Traditionally pharma has often operated in siloed functions. In contrast, the agile approach encourages a collaborative and cross functional approach. A successful launch requires input from a number of internal functional groups, as well as the various external stakeholders. Ongoing communication and information sharing to the team throughout the planning process will preemptively address challenges and bottlenecks and allow teams to adapt accordingly, thus expediting the overall process. Pharma has largely been conservative in adopting agile values and methodologies, perhaps due to the highly regulated environment and long cycle time in bringing treatments to market. However, a hybrid Agile Pharma model has been recently developed by PharmAgile co-founders Glen Pearce and Michael Harries, and has been successful across 10 global launches, which challenges the more traditional approaches.
Medical Affairs plays an important role in disease education, data generation and dissemination, and insight gathering as a product prepares for launch and once it is commercially available. At the core of this functional area is scientific engagement, and with the new shifts in digitization and a virtual work environment, Medical Affairs professionals need to modify both the forums and forms of their interactions. Medical Affairs needs to refocus their approach towards customer-centric engagement and approach HCPs, payers, professional societies, and patient advocacy groups in ways that meet the needs of each group. Initiating early engagement and co-creation principles with the individuals in these various groups will enable the company to receive feedback early in the planning processes that can help shape tactics. This added layer of insight enables companies to effectively incorporate changes and reflect the current scientific environment as they formulate their scientific and communication plans in preparation for launch. By refocusing efforts on better engaging with others, companies can have greater clarity from the external stakeholder perspective. Working closely with external stakeholder groups provides feedback on research questions, trial design, and data interpretation to tailor the product’s launch. Implementing input from these groups can also promote innovation within the company by suggesting novel endpoints, areas of unmet need, or drug delivery ideas. Key to all of these potential outcomes is an agile and closely connected Medical Affairs organization, where field and office-based colleagues quickly and efficiently pass information to one another and throughout the organization and can modify tactics as the insights dictate.
The strong relationships that Medical Affairs holds with KOLs are another asset that can be leveraged in launch planning. Involving HCPs and KOLs early in the process can help build impactful scientific communications and publication plans, and identify key areas for disease state or product education, and suggest areas for post-registrational research. Again, bringing these experts’ voices into the planning conversations early and accurately is another example of how Medical Affairs can ensure agile working.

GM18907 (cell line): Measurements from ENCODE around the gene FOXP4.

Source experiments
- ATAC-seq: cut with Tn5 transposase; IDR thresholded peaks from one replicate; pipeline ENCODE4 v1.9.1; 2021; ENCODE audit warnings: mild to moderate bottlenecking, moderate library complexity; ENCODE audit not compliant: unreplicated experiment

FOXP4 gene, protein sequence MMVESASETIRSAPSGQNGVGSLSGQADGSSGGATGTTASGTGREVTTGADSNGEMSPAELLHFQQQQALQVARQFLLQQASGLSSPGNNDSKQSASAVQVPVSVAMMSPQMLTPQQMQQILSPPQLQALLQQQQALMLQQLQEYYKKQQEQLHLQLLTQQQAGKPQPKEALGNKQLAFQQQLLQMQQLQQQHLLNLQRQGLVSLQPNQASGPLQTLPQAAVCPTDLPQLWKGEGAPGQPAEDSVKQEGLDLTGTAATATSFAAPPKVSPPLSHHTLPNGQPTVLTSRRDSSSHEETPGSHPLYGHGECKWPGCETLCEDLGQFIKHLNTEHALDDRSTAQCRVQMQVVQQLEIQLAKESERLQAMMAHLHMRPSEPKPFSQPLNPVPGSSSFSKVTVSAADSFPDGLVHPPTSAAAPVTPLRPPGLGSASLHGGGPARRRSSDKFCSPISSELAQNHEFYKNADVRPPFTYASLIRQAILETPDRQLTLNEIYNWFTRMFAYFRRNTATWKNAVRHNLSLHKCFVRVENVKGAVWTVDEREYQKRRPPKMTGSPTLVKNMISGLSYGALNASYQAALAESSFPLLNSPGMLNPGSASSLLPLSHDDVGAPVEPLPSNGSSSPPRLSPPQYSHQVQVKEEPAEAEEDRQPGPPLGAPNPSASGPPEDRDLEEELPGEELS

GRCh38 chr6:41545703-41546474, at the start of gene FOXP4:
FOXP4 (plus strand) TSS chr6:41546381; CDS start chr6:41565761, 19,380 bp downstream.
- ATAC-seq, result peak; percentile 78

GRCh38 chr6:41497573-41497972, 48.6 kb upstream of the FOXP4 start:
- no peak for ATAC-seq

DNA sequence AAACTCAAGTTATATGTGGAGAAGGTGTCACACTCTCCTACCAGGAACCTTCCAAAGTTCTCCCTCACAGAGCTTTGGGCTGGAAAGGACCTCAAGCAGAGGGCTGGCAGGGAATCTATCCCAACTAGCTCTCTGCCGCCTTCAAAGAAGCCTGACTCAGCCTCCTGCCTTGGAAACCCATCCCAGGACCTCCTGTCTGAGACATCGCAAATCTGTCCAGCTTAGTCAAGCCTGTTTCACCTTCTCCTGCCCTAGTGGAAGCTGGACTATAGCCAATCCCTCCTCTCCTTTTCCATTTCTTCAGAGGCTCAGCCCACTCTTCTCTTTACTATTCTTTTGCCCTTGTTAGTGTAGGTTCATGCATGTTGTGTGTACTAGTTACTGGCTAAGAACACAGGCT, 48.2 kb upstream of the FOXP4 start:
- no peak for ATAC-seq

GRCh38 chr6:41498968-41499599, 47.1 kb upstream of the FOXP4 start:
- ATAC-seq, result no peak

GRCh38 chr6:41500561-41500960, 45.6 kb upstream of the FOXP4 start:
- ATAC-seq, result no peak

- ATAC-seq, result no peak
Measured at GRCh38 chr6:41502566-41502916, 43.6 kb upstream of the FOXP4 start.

Through the combined agile methods, drug companies can collaboratively strategize in preparation for launch and maximize the team’s fullest potential in a dynamic manner.
Traditionally Medical Affairs professionals have been scientific subject matter experts. The rapidly changing pharma landscape is dictating now more than ever they must also lead people, projects and launches in an Agile way. By incorporating agile habits in the drug development process, teams can bring important medicines to patients more quickly. The Medical Affairs Launch Excellence certification program is an e-learning professional certification program offered through the Accreditation Council of Medical Affairs (ACMA) that brings a new perspective on applying agile methodology to expedite drug development. Through the program, learners are introduced to a range of models that highlight how Medical Affairs teams can work together in new ways to solve problems related to product launch and meet today’s demand in the industry. The course also addresses foundational Agile leadership capabilities and enables participants to confidently lead major medical projects and teams in addition to product launches.
With the rapidly changing environment of the pharmaceutical industry, finding modern day solutions while using inefficient methods of approaching work does not unlock a company’s full potential. As the COVID-19 pandemic has highlighted, today’s workforce requires greater efficiency and rapid adaptation, and companies need to be more adept at developing responsive mindsets that increase productivity. Incorporating workforce agility and increased communication within the launch process are fundamental in allowing pharma to operate more efficiently with greater cross-functional involvement and more rapid outcomes.
Better, faster launch planning delivers high-quality product launches in less time, allowing more rapid access to important medicines, as well as organizational value. With the development of potentially curative therapies for debilitating diseases, getting these treatments to patients quickly has never been more important. Patients who gain access to such treatments will ultimately lead healthier lives and reap the benefits of agility, which is our common goal.
From left to right: Jasmine Mui, Accreditation Council for Medical Affairs (ACMA), Glen Pearce, Accreditation Council for Medical Affairs (ACMA), Michael Harries, Accreditation Council for Medical Affairs (ACMA), Deborah Long, Vertex Pharmaceuticals